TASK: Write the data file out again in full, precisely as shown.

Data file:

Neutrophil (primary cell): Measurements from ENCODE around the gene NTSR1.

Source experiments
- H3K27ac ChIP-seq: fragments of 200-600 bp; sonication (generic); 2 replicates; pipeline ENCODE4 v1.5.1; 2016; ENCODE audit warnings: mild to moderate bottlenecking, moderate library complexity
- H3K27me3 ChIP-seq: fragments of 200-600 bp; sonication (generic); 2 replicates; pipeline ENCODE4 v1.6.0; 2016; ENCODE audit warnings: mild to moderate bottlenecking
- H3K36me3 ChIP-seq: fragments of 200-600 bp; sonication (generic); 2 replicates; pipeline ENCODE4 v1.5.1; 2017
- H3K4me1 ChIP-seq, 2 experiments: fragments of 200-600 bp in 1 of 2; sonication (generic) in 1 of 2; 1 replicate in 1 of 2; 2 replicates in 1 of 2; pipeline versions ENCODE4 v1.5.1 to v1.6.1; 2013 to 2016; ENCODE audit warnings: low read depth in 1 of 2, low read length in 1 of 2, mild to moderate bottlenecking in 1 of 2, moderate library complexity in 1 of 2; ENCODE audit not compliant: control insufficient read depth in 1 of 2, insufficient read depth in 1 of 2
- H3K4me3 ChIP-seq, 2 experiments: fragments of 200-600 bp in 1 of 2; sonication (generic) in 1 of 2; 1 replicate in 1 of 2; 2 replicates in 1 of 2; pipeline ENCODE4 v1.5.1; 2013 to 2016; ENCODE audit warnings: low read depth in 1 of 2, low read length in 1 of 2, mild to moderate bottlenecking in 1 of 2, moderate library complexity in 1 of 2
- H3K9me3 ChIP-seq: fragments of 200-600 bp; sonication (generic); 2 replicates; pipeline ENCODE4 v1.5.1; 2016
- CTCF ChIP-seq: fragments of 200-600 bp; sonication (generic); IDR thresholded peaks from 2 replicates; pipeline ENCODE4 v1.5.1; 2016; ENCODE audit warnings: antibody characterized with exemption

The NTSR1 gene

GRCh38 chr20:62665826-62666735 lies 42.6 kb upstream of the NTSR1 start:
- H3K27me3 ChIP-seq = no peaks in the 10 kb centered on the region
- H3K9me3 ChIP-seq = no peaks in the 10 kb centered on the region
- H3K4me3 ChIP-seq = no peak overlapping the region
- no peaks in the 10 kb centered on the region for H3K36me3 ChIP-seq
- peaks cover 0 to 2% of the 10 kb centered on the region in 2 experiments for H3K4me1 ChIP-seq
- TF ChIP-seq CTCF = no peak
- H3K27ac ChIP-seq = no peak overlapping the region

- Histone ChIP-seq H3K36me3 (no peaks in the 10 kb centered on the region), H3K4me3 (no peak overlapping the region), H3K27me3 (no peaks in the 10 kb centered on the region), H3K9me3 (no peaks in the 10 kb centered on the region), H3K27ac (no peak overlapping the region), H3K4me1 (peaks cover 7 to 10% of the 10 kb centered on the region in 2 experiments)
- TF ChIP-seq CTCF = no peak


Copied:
Neutrophil (primary cell): Measurements from ENCODE around the gene NTSR1.

Source experiments
- H3K27ac ChIP-seq: fragments of 200-600 bp; sonication (generic); 2 replicates; pipeline ENCODE4 v1.5.1; 2016; ENCODE audit warnings: mild to moderate bottlenecking, moderate library complexity
- H3K27me3 ChIP-seq: fragments of 200-600 bp; sonication (generic); 2 replicates; pipeline ENCODE4 v1.6.0; 2016; ENCODE audit warnings: mild to moderate bottlenecking
- H3K36me3 ChIP-seq: fragments of 200-600 bp; sonication (generic); 2 replicates; pipeline ENCODE4 v1.5.1; 2017
- H3K4me1 ChIP-seq, 2 experiments: fragments of 200-600 bp in 1 of 2; sonication (generic) in 1 of 2; 1 replicate in 1 of 2; 2 replicates in 1 of 2; pipeline versions ENCODE4 v1.5.1 to v1.6.1; 2013 to 2016; ENCODE audit warnings: low read depth in 1 of 2, low read length in 1 of 2, mild to moderate bottlenecking in 1 of 2, moderate library complexity in 1 of 2; ENCODE audit not compliant: control insufficient read depth in 1 of 2, insufficient read depth in 1 of 2
- H3K4me3 ChIP-seq, 2 experiments: fragments of 200-600 bp in 1 of 2; sonication (generic) in 1 of 2; 1 replicate in 1 of 2; 2 replicates in 1 of 2; pipeline ENCODE4 v1.5.1; 2013 to 2016; ENCODE audit warnings: low read depth in 1 of 2, low read length in 1 of 2, mild to moderate bottlenecking in 1 of 2, moderate library complexity in 1 of 2
- H3K9me3 ChIP-seq: fragments of 200-600 bp; sonication (generic); 2 replicates; pipeline ENCODE4 v1.5.1; 2016
- CTCF ChIP-seq: fragments of 200-600 bp; sonication (generic); IDR thresholded peaks from 2 replicates; pipeline ENCODE4 v1.5.1; 2016; ENCODE audit warnings: antibody characterized with exemption

The NTSR1 gene

GRCh38 chr20:62665826-62666735 lies 42.6 kb upstream of the NTSR1 start:
- H3K27me3 ChIP-seq = no peaks in the 10 kb centered on the region
- H3K9me3 ChIP-seq = no peaks in the 10 kb centered on the region
- H3K4me3 ChIP-seq = no peak overlapping the region
- no peaks in the 10 kb centered on the region for H3K36me3 ChIP-seq
- peaks cover 0 to 2% of the 10 kb centered on the region in 2 experiments for H3K4me1 ChIP-seq
- TF ChIP-seq CTCF = no peak
- H3K27ac ChIP-seq = no peak overlapping the region

- Histone ChIP-seq H3K36me3 (no peaks in the 10 kb centered on the region), H3K4me3 (no peak overlapping the region), H3K27me3 (no peaks in the 10 kb centered on the region), H3K9me3 (no peaks in the 10 kb centered on the region), H3K27ac (no peak overlapping the region), H3K4me1 (peaks cover 7 to 10% of the 10 kb centered on the region in 2 experiments)
- TF ChIP-seq CTCF = no peak